Domestic violence is characterised by conflicts as seen in the case of Sykes and her wife. The conflict between the two starts when Delia brings her work in the house. Sykes is angered when he comes home and finds his wife sorting the cloths of her bosses. He verbally abuses her and tells her that he does not want the laundry in their home. He also attacks his wife on religious conviction. He wants her to respect the Sabbath day and keep it holy by not working. Delia tells him that her work caters for their home and wins them their daily bread. As a result, the author makes the reader understand that domestic violence makes parties not appreciate the roles of their spouses. They are always at the blame of each other and the marriage is dominated by criticism as evident in the marriage between Delia and Sykes.
Domestic violence leads to murderous deeds in marriages. As a result of the hatred, adulterous behaviours and abuse of one another the feeling of killing the abusive party enters into the other party. For instance, as Trifles opens, Henderson asks Mr. Hale to explain to him what happened. Mr. Hales responds by narrating a series of events which led to his discovery on murder, more so his conversation with Mrs. Wright, whom he found in the kitchenette with the body of his husband laying carelessly. He says, “I was surprised; she did not ask me to come up to the stove, or to set down, but just sat there, not even looking at me, so I said, ‘I want to see John.’ And then she-laughed” (Glaspell, pp.37). The narrator makes it clear that Mrs. Wright never minds about the death of her husband as laughed at him when he demanded to see her husband. Glaspell presents Mrs. Wright as a woman who had no feminine hysteria behaviour.
Domestic violence leads to neglect of the spouses: Neglect can be said to be ignorance, or lack of giving proper attention to one another. Neglect is a major form of domestic abuse faced by many females today’s society. This form of abuse is rarely reported to the concerned authorities as women make mere excuses in regard to those behaviours. Mrs. Wright of Trifle though she is a fiction character suffers the neglect as many women of today. Before the marriage, she was known for her pretty dress which she used to attend to choir with. This personality depicted the confidence and respect she had for herself. After marriage, her life makes significant changes. She had no children and used to stay alone in the house that she occupied together with her husband. She used to stay at home alone for many hours attending family duties.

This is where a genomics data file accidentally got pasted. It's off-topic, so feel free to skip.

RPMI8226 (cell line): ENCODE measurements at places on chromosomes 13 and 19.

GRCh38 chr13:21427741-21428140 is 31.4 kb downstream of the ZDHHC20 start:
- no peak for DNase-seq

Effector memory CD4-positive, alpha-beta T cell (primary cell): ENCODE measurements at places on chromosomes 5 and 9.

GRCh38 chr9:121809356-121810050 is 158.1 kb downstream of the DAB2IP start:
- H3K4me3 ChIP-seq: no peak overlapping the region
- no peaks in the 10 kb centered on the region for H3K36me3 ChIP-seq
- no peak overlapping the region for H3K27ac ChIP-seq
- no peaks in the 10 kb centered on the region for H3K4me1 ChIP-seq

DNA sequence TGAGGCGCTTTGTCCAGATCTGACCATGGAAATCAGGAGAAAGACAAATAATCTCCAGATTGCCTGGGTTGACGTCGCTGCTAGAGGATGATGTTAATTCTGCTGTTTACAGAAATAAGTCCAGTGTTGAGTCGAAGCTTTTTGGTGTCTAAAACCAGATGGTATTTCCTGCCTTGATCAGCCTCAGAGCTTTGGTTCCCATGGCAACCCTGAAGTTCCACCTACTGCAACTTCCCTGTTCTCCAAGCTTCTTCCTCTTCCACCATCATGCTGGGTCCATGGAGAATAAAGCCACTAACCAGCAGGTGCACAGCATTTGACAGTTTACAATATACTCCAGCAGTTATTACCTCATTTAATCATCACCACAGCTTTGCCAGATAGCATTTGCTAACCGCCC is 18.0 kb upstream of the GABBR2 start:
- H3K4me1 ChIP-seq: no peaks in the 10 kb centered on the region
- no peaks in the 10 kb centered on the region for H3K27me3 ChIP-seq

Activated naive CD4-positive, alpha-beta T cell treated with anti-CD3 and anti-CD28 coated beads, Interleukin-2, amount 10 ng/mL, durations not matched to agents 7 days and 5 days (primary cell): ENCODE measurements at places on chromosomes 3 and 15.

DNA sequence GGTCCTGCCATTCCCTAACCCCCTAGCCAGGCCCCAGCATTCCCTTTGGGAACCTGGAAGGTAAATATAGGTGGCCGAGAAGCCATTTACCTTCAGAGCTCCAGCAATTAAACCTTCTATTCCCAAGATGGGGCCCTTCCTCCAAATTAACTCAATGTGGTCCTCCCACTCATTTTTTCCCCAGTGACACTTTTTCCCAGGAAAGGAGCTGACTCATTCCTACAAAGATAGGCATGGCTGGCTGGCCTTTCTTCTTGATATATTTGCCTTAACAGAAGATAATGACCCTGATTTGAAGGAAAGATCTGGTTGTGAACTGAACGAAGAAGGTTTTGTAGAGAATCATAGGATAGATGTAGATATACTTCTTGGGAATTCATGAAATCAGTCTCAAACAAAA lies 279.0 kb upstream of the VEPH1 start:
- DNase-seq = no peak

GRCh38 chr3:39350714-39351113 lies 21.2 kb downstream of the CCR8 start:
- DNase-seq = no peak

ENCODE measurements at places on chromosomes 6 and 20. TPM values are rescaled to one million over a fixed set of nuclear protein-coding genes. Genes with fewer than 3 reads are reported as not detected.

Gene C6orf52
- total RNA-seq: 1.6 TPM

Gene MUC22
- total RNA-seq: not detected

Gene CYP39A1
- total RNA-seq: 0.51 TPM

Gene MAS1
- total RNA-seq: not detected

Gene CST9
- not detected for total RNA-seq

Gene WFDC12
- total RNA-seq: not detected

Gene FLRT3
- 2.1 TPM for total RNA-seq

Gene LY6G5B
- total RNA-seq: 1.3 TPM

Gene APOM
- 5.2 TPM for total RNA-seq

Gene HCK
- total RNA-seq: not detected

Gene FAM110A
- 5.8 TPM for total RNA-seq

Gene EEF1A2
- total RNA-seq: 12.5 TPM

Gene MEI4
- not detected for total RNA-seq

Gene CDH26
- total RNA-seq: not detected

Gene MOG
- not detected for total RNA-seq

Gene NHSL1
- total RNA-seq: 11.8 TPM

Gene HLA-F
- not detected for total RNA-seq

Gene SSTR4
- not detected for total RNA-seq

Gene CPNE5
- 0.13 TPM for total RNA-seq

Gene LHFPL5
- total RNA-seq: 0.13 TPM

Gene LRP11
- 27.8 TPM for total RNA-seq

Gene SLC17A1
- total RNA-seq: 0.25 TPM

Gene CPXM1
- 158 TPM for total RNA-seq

Domestic violence leads to suppression of the spouses: Where violence exists there is always suppression of another. This argument is supported by the two novels. In trifles, Mr. Wright suppresses and dominates his wife. The suppression makes her be unable to take part in society as she wished to. John Wring does not mind about how her wife thought or wished. The same suppression and the indifferences between the two can be seen as the possible drive for accusations made against Mrs. Wright for murdering her husband while in his sleep.
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Hilton, Leon. “Trifles, by Susan Glaspell.” Women & Performance: a journal of feminist theory 21.1 (2011): 147-149.
Hurston, Zora Neale. Sweat. Rutgers University Press, 1997.Lupton, Mary Jane. “Zora Neale Hurston and the Survival of the Female.” The Southern Literary Journal (1982): 45-54.
Wagner-Martin, Linda, and Cathy N. Davidson, Eds. The Oxford book of women’s writing in the United States. Oxford University Press, 1999.